Ditty v. Hampton

Annotate this Case

490 S.W.2d 772 (1972)

Stanley DITTY, Appellant, v. Larry HAMPTON, Appellee.

Court of Appeals of Kentucky.

October 20, 1972.

As Modified on Denial of Rehearing March 16, 1973.

*773 James C. Brock, Harlan, for appellant.

Eugene Goss, Goss, Forester & Emerson, Harlan, for appellee.

David C. Short, David E. Murrell, Lexington, for Ky. Legal Aid and Defender Assn., amicus curiae.

Leslie Whitmer, Ky. State Bar Assn., Frankfort, for Ky. State Bar Assn., amicus curiae.

Ed W. Hancock, Atty. Gen., Frankfort, for the Commonwealth.

CULLEN, Commissioner.

The Harlan Circuit Court, being of the opinion that the police court of the City of Harlan (a fourth-class city) is unconstitutionally constituted to try criminal proceedings, entered judgment enjoining the judge of that court from taking any steps in the prosecution of one Larry Hampton on two charges of violations of the motor-vehicle traffic laws, punishable by fine alone, and a charge of disorderly conduct, punishable both by fine and by imprisonment up to six months. The judgment further enjoined the police judge from presiding over any criminal trial or exercising any jurisdiction in any criminal proceeding, then pending or thereafter commended. The latter injunctive provision was suspended, however, pending an appeal. We have before us the appeal of the police judge from the judgment.

The police judge of Harlan is not an attorney or a person with any training in the law, and the governing statute, KRS 26.190, does not require that the judge of the police court of a fourth-class city be an attorney or be trained in the law. However, the judge of the police court of a first-class city is required by statute, KRS 26.140, to be a lawyer of eight years' practice, and the judge of the police court of a second-class city is required by KRS 26.150 to be a lawyer of four years' practice.

The Harlan Circuit Court was of the opinion that due process requires that the presiding judge in the trial of any criminal prosecution, whether for a felony or a misdemeanor and whether punishable by imprisonment or only by fine, be a person "learned and trained in the law." The circuit court further was of the opinion that there was a denial of equal protection of the law in the statutory system requiring police judges in cities of the first two classes to be lawyers but permitting nonlawyers to be police judges in cities of the other four classes.

The appellant maintains that the circuit court is wrong on both of the grounds of unconstitutionality. The appellee Hampton of course defends the judgment in all aspects. Briefs supporting the judgment have been filed also by the Kentucky Legal Aid and Defender Association and by the Kentucky State Bar Association.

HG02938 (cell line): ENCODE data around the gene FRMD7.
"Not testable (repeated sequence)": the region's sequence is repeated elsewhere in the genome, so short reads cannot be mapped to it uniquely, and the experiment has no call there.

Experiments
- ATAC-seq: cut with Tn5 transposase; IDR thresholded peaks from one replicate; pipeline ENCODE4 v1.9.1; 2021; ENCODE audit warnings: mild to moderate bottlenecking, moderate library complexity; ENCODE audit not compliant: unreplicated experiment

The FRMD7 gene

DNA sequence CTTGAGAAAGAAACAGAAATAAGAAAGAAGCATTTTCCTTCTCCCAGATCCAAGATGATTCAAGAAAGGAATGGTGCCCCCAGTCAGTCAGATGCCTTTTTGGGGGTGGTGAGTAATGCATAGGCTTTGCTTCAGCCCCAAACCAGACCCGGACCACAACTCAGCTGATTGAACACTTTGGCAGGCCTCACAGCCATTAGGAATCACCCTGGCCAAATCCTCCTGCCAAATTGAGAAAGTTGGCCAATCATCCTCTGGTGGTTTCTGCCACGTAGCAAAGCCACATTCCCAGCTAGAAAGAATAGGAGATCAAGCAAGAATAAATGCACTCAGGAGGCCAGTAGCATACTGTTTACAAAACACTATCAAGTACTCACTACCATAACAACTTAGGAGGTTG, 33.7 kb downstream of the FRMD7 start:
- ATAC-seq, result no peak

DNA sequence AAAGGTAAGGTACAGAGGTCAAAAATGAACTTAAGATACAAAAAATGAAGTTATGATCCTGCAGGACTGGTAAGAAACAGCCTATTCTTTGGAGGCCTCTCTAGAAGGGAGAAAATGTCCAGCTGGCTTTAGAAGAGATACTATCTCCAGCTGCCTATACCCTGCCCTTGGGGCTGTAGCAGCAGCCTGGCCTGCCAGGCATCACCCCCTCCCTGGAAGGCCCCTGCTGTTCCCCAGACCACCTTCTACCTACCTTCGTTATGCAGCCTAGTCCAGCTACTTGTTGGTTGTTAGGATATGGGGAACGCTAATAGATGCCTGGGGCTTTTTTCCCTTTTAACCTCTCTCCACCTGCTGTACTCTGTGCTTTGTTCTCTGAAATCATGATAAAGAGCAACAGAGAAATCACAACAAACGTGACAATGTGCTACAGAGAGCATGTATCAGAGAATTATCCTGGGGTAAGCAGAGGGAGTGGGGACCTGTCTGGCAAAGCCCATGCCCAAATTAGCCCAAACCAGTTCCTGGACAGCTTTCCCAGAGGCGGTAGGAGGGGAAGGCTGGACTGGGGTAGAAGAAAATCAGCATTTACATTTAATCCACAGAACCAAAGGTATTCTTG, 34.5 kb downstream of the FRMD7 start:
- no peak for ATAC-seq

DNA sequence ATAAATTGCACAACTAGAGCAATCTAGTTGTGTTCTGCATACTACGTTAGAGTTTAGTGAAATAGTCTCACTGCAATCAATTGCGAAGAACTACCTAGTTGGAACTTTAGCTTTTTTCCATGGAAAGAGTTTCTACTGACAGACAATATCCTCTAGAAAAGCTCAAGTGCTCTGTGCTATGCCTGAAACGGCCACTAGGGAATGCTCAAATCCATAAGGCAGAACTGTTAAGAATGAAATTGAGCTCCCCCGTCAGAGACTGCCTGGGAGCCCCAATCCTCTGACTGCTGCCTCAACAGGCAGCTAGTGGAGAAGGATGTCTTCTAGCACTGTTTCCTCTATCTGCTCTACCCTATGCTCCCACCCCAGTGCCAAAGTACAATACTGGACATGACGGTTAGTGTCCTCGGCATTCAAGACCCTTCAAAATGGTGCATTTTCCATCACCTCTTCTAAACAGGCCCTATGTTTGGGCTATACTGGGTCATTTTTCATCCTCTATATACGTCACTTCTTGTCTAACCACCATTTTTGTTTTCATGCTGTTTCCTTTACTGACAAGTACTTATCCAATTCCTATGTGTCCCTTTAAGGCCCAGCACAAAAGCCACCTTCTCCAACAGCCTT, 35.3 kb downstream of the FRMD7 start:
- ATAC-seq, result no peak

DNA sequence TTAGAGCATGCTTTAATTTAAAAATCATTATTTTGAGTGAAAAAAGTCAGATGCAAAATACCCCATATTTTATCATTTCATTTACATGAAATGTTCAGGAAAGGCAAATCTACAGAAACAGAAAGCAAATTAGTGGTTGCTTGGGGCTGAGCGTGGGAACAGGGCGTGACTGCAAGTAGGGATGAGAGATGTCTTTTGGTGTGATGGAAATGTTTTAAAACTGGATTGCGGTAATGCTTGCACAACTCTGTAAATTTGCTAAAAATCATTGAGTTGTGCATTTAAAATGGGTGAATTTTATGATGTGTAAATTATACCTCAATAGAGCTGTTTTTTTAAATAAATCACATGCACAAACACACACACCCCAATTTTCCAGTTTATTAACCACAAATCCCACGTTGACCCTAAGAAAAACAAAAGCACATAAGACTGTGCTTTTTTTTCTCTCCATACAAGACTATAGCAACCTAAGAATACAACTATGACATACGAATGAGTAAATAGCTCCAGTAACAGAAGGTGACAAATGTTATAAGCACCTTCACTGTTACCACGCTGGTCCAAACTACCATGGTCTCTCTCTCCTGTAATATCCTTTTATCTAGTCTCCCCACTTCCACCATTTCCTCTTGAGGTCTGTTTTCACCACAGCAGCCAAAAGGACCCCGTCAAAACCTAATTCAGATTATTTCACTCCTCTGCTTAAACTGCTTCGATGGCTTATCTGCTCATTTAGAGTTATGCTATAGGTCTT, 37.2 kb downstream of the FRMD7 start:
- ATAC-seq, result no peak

In defending the judgment the appellee maintains that the judgment did not require that the judge be an attorney, but only that he be a person with learning and training in the law. It is questionable whether that interpretation of the judgment is correct, since the circuit court expressed reliance on the holding in Argersinger v. Hamlin, 407 U.S. 25, 92 S. Ct. 2006, 32 L. Ed. 2d 530, that a defendant threatened with incarceration is entitled to be represented by an attorney. Regardless of what the judgment meant in that regard, we cannot conceive of any workable classification of persons "learned and trained in the law" as distinguished from licensed attorneys. We point to the fact that in those states whose constitutions require that judges be persons "learned in the law," the courts uniformly have held that judges must be attorneys. See Opinion of the Justices, 279 *774 Ala. 38, 181 So. 2d 105; State v. Schmahl, 125 Minn. 533, 147 N.W. 425; Jamieson v. Wiggin, 12 S.D. 16, 80 N.W. 137. So we consider the question in issue, as relates to due process, to be whether a police court judge must be an attorney.

We shall consider first the question of due process.

As did the Supreme Court in Powell v. Alabama, 287 U.S. 45, 53 S. Ct. 55, 77 L. Ed. 158, we consider due process as embodying those "fundamental principles of liberty and justice which lie at the base of our civil and political institutions," and one test we apply to determine whether due process has been accorded in a given instance is to ascertain what were "the settled usages and modes of proceeding under the common and statutory law of England before the Declaration of Independence * * * having been followed in this country after it became a nation."

At the same time, we give recognition to the proposition, stated in Wolf v. Colorado, 338 U.S. 25, 69 S. Ct. 1359, 93 L. Ed. 1782, that:

"* * * basic rights do not become petrified as of any one time, even though, as a matter of human experience, some may not too rhetorically be called eternal verities. It is of the very nature of a free society to advance in its standards of what is deemed reasonable and right. Representing as it does a living principle, due process is not confined within a permanent catalogue of what may at a given time be deemed the limits of the essentials of fundamental rights."

The substance of the circuit court's opinion in the instant case was that if, as held in Argersinger v. Hamlin, 407 U.S. 25, 92 S. Ct. 2006, 32 L. Ed. 2d 530, due process requires that the accused in a criminal case be represented by legal counsel when imprisonment is a potential punishment, it necessarily follows that due process requires that the court in such a case be presided over by a lawyer. We believe it does not so follow.